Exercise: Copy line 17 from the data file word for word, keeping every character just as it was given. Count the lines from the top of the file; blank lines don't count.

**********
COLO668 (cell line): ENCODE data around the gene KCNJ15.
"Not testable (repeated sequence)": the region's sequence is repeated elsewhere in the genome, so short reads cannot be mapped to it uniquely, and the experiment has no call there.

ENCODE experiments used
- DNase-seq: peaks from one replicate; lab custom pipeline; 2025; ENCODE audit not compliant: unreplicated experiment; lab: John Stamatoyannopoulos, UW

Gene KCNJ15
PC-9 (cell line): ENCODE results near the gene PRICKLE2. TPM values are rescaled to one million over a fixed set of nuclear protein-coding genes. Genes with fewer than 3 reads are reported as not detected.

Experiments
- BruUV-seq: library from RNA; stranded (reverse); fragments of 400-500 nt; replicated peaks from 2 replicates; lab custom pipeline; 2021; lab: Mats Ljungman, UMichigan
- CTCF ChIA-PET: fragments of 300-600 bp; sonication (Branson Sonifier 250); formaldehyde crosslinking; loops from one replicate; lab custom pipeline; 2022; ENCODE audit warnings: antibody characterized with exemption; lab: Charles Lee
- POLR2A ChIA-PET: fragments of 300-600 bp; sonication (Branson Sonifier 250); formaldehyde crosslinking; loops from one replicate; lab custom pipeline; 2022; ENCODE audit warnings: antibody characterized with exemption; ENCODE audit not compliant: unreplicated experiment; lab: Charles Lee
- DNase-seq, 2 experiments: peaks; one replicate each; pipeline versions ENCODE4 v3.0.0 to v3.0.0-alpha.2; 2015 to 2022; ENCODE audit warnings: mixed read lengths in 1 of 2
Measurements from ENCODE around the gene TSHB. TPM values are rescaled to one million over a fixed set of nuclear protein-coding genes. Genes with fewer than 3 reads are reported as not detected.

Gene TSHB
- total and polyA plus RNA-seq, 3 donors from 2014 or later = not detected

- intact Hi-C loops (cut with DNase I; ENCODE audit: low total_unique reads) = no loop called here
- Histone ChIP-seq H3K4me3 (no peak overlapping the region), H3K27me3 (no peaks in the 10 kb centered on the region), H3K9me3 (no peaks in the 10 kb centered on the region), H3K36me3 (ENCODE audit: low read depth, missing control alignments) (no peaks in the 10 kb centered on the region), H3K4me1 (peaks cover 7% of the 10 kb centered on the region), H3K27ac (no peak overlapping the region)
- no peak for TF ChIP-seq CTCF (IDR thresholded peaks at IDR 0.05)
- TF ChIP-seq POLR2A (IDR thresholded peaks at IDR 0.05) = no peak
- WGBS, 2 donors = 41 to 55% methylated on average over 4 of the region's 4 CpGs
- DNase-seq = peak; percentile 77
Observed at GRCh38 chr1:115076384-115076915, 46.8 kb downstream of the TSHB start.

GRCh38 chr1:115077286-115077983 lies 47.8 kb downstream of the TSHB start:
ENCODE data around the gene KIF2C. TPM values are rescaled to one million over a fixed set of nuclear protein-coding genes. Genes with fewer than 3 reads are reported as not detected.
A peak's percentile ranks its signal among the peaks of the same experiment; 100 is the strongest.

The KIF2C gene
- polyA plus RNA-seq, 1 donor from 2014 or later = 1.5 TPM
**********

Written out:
- no peak for TF ChIP-seq CTCF (IDR thresholded peaks at IDR 0.05)